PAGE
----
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Posts Tagged ‘force’

We lived in a world where

statistics is synonymous

with being number one.

Measuring up in a yardstick,

struggling our lifetimes

competing for spaces

reserved for subservient

imitators of culture and class.

 

Like crabs crowding and grabbing

and pulling each other down

wanting to rule the world. People

above people. Force against force.

 

For those who dared raising a fist.

For those who questioned authority.

For those who defy their masters

raised from the land they call-

the first world. Their birthright.

 

Is it about what you’ve been taught?

Is it about how you’ve been raised?

Have I been misplaced by fate?

My skin’s darker, hands dirtied,

swollen by hard labor. A gap

so wide I couldn’t leap forward

a privilege’s bloody to break.

 

The one with the skin much paler

has the prime seat in the house.

The one whose ideals are taller than the tree

had their palms oiled by the scent of money.

And their minions bow down in worship.

 

Supremacy over self-worth. Fanaticism

over humanity. Millions, blindsided

servants to little gods awaiting benediction.

I can’t do but keep silent and curse

the soil in which you were born,

giving you a seething stare in envy.

 

Shall I borrow then, your language

slipped out of your tongue? For I will

put sounds to the syllables of freedom

to speak and tell you, “our time has come”.

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We were among those hundred innocent feet

wheeling through the clouds of dusts.  So close

that someone shouted to stop the angry phalanx

from advancing the gates. We were young bloods then.

Brave as a collective force ululating vignettes

about homeless families, starving peasants,

weak indigents, landless tribes,

friends of disappeared and the exiled.

 

We stand like a hundred innocent moths

circling fearlessly around the flame. Ready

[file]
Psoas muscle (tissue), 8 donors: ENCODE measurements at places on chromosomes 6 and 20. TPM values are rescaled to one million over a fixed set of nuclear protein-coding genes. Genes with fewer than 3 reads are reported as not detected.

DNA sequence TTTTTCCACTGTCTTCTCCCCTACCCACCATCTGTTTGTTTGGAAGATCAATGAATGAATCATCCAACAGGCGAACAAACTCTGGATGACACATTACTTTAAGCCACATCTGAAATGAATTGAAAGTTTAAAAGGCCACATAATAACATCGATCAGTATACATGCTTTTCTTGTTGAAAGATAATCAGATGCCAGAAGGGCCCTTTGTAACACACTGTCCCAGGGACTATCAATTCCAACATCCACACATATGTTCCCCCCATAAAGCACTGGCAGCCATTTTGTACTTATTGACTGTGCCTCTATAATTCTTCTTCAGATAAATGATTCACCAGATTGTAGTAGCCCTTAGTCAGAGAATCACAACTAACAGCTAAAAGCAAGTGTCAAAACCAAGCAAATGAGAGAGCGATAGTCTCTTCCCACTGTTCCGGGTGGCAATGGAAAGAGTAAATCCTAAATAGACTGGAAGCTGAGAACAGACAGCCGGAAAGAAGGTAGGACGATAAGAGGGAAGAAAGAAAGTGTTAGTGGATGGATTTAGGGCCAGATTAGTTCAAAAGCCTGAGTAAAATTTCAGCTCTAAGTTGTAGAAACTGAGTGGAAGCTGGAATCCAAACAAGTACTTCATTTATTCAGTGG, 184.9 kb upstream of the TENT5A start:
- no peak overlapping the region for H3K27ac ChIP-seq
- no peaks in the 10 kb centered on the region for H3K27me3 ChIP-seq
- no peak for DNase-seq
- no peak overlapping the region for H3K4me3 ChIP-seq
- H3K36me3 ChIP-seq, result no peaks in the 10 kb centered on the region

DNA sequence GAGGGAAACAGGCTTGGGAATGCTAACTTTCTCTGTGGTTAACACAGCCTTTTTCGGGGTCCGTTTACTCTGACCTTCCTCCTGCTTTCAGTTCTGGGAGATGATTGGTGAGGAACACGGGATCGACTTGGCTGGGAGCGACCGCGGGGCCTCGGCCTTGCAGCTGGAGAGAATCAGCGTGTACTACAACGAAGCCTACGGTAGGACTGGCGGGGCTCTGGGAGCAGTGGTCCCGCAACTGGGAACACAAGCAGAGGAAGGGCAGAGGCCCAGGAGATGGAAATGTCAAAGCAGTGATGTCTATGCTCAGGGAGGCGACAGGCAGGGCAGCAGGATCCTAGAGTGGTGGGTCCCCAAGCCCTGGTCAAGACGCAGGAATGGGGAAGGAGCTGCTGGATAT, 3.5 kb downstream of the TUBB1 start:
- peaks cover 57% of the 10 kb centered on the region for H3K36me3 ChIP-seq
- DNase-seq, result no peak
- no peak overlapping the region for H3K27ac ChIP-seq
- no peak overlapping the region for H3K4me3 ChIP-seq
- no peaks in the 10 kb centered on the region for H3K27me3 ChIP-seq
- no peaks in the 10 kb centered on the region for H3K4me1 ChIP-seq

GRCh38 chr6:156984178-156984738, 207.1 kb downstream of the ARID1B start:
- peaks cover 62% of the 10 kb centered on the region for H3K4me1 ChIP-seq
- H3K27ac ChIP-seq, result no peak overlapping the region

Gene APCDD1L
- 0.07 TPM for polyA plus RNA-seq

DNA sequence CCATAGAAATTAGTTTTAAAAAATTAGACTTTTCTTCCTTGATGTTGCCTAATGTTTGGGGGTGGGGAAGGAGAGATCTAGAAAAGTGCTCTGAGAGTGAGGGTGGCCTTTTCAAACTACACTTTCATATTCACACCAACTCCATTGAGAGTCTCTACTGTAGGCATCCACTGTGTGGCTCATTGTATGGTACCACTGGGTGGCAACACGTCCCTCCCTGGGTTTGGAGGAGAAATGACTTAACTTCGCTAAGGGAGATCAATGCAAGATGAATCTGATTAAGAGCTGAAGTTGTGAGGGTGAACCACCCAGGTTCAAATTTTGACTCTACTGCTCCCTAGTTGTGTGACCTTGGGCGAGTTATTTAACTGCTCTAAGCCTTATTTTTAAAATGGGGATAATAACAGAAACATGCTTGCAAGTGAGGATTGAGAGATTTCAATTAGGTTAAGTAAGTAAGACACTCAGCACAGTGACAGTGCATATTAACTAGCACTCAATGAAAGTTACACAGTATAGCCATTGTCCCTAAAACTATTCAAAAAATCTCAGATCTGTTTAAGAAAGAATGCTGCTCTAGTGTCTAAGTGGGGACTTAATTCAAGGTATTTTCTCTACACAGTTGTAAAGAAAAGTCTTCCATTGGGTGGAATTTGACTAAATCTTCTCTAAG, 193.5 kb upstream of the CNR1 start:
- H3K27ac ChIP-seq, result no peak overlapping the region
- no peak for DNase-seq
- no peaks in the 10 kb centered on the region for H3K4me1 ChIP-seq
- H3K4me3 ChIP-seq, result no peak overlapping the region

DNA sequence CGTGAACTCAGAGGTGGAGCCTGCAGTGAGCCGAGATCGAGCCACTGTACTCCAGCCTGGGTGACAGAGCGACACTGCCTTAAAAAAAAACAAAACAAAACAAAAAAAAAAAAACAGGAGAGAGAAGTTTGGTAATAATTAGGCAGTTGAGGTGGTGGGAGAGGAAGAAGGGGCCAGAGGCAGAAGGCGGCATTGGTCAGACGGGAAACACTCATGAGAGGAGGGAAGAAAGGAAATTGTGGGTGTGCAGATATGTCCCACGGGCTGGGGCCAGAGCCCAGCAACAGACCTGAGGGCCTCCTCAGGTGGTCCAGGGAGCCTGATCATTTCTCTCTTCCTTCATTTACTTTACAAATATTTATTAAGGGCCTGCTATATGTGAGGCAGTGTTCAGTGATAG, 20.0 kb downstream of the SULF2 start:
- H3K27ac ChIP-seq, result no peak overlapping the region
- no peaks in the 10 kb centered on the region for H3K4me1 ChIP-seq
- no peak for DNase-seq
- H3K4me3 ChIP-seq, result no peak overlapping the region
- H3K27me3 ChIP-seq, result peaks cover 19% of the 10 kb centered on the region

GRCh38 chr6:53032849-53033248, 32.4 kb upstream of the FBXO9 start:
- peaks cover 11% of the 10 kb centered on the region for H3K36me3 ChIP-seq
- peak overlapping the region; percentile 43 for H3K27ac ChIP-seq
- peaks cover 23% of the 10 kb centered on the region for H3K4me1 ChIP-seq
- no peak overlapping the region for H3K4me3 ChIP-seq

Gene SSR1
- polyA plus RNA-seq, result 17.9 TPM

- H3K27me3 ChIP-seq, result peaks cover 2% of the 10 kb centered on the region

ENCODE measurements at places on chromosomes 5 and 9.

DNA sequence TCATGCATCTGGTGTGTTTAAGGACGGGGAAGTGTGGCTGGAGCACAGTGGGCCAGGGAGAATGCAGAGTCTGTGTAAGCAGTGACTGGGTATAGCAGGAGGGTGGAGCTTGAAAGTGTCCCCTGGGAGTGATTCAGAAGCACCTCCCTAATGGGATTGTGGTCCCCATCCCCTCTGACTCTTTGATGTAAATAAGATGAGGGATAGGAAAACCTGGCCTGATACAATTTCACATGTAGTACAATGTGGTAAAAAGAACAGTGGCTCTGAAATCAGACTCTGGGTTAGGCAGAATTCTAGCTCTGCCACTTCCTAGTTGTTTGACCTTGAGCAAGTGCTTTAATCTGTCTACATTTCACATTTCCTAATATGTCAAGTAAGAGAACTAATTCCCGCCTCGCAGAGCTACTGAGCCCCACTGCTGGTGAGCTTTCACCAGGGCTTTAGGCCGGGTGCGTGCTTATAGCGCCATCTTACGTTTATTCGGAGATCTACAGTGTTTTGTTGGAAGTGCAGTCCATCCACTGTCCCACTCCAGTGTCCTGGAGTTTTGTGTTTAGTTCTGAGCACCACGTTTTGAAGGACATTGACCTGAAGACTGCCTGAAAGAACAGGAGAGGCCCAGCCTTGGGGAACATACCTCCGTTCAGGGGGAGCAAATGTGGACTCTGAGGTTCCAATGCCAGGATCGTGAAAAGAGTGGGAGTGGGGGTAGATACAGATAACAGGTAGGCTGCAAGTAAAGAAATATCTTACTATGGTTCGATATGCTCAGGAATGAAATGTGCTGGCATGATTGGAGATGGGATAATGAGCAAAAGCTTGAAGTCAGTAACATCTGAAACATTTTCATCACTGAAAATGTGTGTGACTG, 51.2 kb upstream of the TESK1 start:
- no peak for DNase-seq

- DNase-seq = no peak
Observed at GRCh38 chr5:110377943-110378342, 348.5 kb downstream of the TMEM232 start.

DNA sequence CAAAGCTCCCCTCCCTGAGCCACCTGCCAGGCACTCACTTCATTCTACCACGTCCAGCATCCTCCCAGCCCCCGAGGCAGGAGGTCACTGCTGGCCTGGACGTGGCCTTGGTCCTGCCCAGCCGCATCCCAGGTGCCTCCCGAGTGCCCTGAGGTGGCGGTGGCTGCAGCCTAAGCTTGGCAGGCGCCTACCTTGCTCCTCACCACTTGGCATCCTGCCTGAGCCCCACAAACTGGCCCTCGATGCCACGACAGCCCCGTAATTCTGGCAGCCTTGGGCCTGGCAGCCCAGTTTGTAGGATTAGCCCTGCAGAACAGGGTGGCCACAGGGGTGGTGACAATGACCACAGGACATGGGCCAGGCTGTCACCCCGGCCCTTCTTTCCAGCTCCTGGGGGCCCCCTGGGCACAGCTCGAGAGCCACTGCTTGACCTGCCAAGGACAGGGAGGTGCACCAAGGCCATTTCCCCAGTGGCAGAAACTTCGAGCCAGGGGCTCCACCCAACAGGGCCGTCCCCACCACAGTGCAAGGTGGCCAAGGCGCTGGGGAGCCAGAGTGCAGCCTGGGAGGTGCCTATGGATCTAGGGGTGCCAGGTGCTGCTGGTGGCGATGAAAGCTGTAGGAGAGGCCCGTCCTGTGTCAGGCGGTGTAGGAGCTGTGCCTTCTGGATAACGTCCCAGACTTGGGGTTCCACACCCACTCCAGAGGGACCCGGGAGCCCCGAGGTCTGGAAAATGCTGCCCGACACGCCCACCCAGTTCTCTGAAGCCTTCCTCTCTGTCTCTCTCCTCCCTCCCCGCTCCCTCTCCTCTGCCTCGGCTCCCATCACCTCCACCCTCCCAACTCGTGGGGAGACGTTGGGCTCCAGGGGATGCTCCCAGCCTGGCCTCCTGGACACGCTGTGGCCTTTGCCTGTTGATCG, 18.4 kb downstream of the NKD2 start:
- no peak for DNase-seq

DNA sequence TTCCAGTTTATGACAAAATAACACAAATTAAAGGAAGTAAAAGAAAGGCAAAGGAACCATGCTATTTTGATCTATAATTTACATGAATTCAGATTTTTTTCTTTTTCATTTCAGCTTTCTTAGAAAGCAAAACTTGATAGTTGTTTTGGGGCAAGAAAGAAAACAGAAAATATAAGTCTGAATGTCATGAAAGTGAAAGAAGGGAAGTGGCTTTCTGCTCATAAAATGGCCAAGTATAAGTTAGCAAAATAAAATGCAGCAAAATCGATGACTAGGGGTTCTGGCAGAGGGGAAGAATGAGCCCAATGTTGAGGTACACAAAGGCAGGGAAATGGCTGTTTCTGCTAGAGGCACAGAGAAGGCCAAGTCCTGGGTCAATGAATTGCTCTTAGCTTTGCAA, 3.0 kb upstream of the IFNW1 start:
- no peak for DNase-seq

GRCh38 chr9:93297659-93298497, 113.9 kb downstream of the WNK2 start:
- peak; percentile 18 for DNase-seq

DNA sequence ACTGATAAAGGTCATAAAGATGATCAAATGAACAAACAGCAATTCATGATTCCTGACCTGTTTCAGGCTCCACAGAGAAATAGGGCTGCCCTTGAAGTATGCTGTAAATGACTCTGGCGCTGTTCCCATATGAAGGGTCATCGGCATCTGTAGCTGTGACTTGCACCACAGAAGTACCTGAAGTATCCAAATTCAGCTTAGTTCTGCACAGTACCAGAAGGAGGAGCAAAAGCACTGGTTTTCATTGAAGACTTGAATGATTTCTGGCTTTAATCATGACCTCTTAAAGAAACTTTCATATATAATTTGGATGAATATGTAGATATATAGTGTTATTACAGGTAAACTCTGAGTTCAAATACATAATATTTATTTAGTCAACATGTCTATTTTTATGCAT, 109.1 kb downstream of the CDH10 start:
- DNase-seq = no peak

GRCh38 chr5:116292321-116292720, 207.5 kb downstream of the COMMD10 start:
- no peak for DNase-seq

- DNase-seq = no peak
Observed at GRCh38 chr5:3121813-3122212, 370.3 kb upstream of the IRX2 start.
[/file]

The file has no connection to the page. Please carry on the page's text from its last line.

to extinguish our fates  for one day of glory.

The cups ready to be filled with the bitter

after-taste of seeking the truth on the matter

of state.  Of politics. Of international affairs.

We stomp them shamelessly beneath our sandals.

We ripped them off from our tattered jeans.

We print them on the plainness of black shirts.

That justice of the land is not blind and should prevail.

 

We debated doctrines. We fight about logic.

We push our pens. We clasp our fists.

We join the caravan. We live our days

marching  vigorous  in the streets chanting

the aged texts  on mass struggles by the red book.

Burning  effigies.  Donning the placards.

We abhor dictatorship. We hated imperialism.

Like waterbombs spouting heavily against our faces.

Like the many teargases  hurled against our defences.

 

We bled when the police beat us out of the line.

Isolated  when we are thrown into prison cells.

Humiliated when subjected into torture chambers.

Discriminated when hunted down in the mountains.

We rise and made each part of our bodies as weapons.

Our  mouths  without strained voices.

Our  eyes  without biases.

Our  ears without prejudice.

Our fists without cowardice.

Our hearts without fear.

 

This is our revolution against the world order.

And the phoenix will rise again and again

among the many moths that have died.

Resurrected and will never be silenced.

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An invisible force within.

Sudden freedom.

A new life